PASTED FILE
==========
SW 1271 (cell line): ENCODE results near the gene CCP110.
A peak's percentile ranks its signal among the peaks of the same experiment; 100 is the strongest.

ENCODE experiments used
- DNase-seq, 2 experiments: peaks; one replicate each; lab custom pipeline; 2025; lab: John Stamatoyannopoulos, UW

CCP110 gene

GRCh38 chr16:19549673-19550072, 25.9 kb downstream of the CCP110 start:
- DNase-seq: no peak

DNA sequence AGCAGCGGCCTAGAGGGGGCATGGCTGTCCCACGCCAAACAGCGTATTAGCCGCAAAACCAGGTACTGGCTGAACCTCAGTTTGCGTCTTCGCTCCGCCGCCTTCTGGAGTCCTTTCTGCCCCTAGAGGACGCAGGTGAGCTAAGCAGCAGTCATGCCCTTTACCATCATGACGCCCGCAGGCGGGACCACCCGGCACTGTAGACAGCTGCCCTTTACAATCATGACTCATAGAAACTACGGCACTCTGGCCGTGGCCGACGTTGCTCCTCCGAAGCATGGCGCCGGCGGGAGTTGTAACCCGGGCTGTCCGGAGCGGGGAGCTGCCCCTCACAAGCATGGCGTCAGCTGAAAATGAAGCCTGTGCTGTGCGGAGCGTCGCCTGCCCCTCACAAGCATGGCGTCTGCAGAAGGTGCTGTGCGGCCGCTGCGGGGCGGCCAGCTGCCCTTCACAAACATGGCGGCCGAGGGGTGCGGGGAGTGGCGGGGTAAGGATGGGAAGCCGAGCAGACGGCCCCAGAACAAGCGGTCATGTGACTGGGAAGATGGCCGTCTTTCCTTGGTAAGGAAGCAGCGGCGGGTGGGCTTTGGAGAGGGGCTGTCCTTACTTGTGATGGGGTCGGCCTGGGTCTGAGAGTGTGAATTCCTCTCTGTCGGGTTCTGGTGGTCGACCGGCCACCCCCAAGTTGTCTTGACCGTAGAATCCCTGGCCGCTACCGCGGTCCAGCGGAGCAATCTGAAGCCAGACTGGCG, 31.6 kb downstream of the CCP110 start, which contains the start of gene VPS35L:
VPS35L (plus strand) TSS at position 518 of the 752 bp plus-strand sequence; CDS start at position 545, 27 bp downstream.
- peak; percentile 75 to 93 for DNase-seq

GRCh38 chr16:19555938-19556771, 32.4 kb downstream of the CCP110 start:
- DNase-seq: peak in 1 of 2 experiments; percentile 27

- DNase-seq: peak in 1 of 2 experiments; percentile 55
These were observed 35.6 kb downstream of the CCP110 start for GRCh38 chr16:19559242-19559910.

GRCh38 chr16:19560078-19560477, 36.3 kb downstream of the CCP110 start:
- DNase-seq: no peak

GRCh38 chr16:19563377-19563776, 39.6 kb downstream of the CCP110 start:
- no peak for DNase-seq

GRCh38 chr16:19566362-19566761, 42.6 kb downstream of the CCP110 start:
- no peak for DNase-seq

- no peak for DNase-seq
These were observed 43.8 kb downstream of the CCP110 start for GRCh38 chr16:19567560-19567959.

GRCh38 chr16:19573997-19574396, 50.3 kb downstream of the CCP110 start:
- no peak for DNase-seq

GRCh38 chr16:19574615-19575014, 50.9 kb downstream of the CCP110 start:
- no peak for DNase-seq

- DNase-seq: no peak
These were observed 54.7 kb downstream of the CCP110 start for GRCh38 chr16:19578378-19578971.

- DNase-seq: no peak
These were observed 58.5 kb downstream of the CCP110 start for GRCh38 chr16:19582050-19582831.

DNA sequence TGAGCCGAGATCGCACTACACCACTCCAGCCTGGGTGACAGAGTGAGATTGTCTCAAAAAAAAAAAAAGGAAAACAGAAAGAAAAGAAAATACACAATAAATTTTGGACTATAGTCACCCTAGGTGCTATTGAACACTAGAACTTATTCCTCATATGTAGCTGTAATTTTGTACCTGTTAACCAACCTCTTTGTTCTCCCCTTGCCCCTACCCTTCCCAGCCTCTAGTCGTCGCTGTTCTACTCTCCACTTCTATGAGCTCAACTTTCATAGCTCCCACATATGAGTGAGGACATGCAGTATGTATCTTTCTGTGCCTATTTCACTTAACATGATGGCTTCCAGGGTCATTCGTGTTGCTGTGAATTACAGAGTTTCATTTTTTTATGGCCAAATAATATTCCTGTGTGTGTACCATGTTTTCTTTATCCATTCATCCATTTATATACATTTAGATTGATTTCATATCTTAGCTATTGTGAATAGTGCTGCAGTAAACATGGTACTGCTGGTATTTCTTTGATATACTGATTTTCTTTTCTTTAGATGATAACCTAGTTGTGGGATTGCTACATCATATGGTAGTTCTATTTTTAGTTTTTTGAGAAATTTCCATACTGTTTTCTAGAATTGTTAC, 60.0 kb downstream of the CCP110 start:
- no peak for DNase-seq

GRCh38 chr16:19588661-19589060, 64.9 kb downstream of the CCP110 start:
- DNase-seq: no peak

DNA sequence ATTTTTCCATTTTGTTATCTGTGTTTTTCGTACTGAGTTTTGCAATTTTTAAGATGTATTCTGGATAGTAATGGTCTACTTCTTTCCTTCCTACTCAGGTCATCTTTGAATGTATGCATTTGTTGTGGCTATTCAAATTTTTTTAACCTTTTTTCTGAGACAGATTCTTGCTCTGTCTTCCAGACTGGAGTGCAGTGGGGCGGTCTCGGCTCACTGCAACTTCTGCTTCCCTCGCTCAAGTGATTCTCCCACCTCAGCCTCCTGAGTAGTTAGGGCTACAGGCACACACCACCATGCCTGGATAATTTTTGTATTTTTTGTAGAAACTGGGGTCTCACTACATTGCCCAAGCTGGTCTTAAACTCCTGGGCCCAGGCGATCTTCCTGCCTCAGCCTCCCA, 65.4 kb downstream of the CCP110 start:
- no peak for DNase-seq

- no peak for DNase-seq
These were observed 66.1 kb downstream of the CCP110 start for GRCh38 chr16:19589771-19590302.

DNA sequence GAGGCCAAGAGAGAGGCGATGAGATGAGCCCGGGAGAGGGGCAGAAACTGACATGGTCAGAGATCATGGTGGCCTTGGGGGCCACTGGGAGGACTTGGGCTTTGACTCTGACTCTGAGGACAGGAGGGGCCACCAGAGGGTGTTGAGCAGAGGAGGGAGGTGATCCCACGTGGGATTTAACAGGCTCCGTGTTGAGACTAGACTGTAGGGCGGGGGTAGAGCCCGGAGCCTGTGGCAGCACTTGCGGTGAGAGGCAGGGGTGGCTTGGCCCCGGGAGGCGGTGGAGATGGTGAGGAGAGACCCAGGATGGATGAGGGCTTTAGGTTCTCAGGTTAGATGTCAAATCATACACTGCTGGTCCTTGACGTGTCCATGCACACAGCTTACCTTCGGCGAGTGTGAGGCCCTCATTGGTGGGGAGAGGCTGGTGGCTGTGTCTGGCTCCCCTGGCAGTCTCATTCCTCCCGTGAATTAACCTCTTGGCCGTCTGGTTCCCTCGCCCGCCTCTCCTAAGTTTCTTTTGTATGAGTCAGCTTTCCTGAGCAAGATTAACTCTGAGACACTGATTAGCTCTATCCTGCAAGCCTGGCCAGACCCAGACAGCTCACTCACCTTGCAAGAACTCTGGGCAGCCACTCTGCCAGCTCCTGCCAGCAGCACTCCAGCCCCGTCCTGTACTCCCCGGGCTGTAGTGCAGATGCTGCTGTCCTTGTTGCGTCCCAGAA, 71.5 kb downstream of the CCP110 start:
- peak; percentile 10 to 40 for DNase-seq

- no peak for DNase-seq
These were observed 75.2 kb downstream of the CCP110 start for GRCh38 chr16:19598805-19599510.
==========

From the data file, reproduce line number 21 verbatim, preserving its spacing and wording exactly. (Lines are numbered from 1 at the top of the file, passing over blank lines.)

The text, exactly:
- no peak for DNase-seq